Monday, November 08, 2010

First Ever "Mommy Guilt Monday"

Before I had kids, no one told me about the tremendous amount of guilt that I would feel about what I was or wasn't doing right for my children.  Sometimes the guilt really gets to me, and I know that I am not alone in this.  Lately, the weight of the guilt has really been getting to me.  In an effort to purge my soul of some of this guilt, I am introducing, "Mommy Guilt Monday".  This may not be a weekly feature (even though there is plenty of material).  Feel free to play along.

Today's topic - Chase's sport development

Chase has wanted to play football for years.  The money and time commitment were more than we felt we could afford.  We did let him play flag football last year, but never tackle football.  This year he was able to play on the school team.  He is loving it, but he is at a disadvantage since he has never played before.  The mommy guilt hits.  I feel guilty for not providing him with the opportunities to play football in the past so that he would have had the experience that he needed in order to play better this year.  Guilt, guilt, guilt.

This week, Chase will be trying out for the basketball team.  Ask me if he has played basketball before.  

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erinlo said...

I can SO SO relate to this, Jenna!! I have a huge list of things that I could feel guilty about, too. It seems like Chase is a great kid. I am sure that he thinks you're an awesome mama!!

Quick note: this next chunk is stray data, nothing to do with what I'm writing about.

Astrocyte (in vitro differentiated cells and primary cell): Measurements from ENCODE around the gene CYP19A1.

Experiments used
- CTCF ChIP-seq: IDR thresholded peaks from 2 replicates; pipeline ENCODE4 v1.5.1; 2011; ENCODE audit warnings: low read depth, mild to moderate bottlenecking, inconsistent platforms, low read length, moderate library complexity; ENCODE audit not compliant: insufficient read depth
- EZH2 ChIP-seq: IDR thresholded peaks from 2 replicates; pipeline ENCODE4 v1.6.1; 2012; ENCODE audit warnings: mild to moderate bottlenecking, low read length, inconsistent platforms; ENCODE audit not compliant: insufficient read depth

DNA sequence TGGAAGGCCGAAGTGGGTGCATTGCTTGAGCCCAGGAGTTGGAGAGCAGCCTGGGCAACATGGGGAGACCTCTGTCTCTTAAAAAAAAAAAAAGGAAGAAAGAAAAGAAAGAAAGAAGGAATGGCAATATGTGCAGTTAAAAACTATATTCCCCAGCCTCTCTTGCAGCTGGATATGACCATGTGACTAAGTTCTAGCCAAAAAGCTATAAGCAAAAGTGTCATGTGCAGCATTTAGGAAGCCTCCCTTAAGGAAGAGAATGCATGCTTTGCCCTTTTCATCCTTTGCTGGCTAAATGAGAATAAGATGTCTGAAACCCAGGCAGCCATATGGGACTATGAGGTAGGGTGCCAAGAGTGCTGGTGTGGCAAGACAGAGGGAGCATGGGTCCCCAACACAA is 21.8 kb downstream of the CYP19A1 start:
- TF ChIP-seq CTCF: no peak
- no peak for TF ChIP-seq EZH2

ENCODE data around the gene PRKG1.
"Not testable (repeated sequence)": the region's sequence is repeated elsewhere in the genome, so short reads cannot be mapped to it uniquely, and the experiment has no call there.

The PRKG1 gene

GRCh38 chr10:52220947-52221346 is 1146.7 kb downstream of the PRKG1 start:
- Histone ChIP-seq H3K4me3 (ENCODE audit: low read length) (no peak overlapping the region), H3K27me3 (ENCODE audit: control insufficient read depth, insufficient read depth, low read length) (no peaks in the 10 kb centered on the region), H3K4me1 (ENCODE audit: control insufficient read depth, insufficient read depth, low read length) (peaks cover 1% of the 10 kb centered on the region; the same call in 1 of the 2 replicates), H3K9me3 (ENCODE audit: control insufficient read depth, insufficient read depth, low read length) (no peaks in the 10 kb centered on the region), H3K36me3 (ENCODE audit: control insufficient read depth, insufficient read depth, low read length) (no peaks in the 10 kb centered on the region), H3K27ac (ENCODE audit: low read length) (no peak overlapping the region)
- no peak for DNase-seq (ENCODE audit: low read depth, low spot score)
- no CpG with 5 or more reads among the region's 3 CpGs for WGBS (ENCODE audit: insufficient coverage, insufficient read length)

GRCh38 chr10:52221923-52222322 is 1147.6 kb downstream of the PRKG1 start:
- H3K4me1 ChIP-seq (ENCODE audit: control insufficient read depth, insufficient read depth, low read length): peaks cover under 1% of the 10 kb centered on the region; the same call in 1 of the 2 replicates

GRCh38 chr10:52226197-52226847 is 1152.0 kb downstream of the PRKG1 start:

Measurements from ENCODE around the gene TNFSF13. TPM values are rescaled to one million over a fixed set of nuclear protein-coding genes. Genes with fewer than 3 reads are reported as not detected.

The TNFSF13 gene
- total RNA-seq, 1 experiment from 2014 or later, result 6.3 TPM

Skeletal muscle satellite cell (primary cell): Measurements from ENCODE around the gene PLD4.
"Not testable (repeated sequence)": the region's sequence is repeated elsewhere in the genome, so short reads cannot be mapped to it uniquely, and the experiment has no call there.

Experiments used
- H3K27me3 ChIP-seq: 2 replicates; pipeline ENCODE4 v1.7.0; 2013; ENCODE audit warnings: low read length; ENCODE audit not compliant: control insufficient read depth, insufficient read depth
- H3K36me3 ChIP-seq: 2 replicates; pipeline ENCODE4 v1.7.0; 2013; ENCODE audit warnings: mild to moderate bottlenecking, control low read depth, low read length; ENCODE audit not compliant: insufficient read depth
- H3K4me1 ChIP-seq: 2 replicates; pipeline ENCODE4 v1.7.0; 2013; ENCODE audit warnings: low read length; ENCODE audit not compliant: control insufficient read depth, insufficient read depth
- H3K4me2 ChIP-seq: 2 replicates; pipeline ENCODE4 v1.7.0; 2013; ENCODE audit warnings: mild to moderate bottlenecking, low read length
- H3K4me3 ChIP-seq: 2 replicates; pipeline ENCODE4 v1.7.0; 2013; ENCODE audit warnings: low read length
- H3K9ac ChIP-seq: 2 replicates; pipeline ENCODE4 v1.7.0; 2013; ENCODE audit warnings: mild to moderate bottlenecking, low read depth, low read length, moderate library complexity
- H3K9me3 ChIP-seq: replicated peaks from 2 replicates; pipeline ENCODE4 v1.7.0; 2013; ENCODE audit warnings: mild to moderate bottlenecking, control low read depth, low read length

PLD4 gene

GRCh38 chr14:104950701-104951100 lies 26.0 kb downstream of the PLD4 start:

Kelli C. Houston, TX said...

Funny that you should post this at this very time. I have had this conversation with numerous friends lately. I have children that are a little older and I find it's a lot like the frog in the kettle process. It starts out as one sport/activity that your child wants to do. Nothing wrong with that but before you know it you are sucked into all the things the culture says you "have to do" to be a good mom to your children or provide for your children. I have been reminded of a lot lately. God only ask me to meet my children's emotional, physical and spiritual needs. All the rest is extra. As a matter of fact..i find that when I try to keep up with what our culture say I have to in the way of activities, I am so busy running them around that I'm less affective at providing the things they really need. It has been freeing and has helped me purge some of the things I have said yes to that were not necessary and to hopefully teach my kids early on what is really important. I so relate to what you have written. It is hard in our current culture to balance what is really best verses good.

Thanks for the reminder.

carrie p said...

My son, also a Chase, never played until this year (7th Grade) either. He's a year younger and a head shorter than nearly everyone on his team. He's not all that good, yet, but he has the drive and I expect he'll stick with it. I spent this first seson watching giants knock him down. One boy even picked him up and tossed him a few yards! But, I also saw some great strides being made. I saw him make great blocks and get an assist on a tackle. And through this experience (that has sometimes been really difficult for a Mommy to watch), I have learned so much about my son. God opened my eyes to the young man Chase has become. I found that the things my husband, family and I have been teaching Chase are being practiced right before my eyes! Chase has learned to take some of life's hits without any involvement from me aside from prayers, support and humor. And he is taking them in the spirit of kindness, and goodwill. He often talks to the big guys who block him between plays. Then he tells me about them. His catch-phrase for the season was, "He's a real nice guy, Mom. He's just another one who prefers to see me on the ground in the fetal position during the action!" Watch for the things God is telling you about your child. You will be amazed at what you see!